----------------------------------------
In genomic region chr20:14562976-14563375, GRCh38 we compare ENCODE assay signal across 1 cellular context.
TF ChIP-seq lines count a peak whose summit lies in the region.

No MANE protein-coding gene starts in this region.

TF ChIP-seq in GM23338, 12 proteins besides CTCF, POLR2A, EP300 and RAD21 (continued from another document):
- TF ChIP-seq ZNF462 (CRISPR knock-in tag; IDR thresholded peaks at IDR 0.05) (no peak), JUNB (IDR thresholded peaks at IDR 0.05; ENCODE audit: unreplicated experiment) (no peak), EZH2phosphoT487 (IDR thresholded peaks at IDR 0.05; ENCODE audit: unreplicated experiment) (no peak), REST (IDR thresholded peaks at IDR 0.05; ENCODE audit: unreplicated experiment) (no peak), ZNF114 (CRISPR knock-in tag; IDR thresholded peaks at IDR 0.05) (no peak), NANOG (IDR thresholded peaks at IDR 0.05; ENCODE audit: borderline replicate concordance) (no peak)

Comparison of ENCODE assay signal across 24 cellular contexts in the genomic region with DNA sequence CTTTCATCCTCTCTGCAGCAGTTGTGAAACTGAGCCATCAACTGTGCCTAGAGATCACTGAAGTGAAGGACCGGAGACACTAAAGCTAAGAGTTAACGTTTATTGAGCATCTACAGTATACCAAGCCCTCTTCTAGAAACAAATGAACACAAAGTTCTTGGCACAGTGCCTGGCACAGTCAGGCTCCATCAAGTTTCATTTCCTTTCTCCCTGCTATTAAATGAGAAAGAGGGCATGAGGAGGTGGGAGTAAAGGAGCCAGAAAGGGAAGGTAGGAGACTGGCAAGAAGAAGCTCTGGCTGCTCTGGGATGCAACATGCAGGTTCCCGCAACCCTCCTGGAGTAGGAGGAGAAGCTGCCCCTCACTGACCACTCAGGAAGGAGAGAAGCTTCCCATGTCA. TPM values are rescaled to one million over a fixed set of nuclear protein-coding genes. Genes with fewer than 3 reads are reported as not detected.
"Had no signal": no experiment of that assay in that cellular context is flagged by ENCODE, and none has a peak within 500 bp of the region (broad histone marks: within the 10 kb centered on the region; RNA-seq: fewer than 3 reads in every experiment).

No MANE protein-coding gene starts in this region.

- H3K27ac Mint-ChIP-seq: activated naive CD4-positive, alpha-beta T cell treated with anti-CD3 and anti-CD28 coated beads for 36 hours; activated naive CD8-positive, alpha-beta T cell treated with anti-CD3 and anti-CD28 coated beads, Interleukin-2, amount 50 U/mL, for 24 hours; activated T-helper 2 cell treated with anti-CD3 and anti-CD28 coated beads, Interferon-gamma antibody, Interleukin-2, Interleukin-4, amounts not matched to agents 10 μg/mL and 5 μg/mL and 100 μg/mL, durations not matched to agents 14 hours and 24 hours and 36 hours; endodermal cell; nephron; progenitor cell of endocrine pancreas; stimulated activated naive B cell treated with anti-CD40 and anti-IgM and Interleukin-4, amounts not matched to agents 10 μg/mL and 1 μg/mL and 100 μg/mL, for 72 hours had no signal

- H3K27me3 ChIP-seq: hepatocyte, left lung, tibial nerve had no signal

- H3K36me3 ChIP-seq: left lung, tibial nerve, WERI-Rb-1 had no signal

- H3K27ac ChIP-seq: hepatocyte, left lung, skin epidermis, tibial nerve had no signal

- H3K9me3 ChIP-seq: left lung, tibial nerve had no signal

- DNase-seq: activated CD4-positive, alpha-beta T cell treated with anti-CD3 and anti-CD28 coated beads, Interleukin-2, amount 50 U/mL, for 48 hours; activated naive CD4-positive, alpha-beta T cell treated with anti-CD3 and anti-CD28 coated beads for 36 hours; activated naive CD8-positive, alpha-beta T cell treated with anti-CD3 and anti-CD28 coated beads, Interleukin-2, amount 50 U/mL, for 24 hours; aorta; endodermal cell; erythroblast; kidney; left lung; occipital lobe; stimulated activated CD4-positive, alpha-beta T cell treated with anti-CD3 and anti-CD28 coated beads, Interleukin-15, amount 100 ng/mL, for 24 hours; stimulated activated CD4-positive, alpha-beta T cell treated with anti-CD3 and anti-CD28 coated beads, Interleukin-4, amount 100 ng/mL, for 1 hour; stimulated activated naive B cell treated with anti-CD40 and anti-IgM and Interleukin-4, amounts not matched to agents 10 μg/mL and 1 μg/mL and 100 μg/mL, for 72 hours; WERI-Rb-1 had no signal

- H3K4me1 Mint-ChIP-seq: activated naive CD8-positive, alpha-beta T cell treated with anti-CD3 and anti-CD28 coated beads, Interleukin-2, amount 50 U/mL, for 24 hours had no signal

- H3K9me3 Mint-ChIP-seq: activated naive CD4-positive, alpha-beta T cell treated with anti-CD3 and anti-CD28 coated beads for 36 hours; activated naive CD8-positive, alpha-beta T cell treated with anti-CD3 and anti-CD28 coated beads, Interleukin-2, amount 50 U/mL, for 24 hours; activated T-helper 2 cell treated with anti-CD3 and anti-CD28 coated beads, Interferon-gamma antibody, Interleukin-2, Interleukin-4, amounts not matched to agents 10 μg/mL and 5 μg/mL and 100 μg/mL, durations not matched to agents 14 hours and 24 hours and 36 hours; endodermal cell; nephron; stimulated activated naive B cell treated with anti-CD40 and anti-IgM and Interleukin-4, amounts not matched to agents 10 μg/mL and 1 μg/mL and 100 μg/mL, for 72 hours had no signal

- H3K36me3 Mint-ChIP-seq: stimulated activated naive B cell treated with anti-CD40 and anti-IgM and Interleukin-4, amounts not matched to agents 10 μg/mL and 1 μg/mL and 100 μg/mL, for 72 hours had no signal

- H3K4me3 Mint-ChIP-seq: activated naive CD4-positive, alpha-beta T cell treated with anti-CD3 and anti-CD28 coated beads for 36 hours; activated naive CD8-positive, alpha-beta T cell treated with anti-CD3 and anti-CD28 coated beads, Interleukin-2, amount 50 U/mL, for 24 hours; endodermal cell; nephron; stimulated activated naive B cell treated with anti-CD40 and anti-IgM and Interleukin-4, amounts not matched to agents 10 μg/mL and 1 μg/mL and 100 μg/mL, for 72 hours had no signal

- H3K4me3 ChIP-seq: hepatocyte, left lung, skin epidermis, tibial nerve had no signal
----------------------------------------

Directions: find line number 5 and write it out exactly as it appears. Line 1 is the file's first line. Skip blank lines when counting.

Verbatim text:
- TF ChIP-seq ZNF462 (CRISPR knock-in tag; IDR thresholded peaks at IDR 0.05) (no peak), JUNB (IDR thresholded peaks at IDR 0.05; ENCODE audit: unreplicated experiment) (no peak), EZH2phosphoT487 (IDR thresholded peaks at IDR 0.05; ENCODE audit: unreplicated experiment) (no peak), REST (IDR thresholded peaks at IDR 0.05; ENCODE audit: unreplicated experiment) (no peak), ZNF114 (CRISPR knock-in tag; IDR thresholded peaks at IDR 0.05) (no peak), NANOG (IDR thresholded peaks at IDR 0.05; ENCODE audit: borderline replicate concordance) (no peak)